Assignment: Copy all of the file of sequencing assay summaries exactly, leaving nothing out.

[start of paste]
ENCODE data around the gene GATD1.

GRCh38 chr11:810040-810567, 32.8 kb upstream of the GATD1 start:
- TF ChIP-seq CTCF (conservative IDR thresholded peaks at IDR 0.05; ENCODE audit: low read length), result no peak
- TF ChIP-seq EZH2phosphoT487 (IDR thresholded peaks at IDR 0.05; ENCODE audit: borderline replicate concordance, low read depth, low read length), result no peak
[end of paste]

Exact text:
ENCODE data around the gene GATD1.

GRCh38 chr11:810040-810567, 32.8 kb upstream of the GATD1 start:
- TF ChIP-seq CTCF (conservative IDR thresholded peaks at IDR 0.05; ENCODE audit: low read length), result no peak
- TF ChIP-seq EZH2phosphoT487 (IDR thresholded peaks at IDR 0.05; ENCODE audit: borderline replicate concordance, low read depth, low read length), result no peak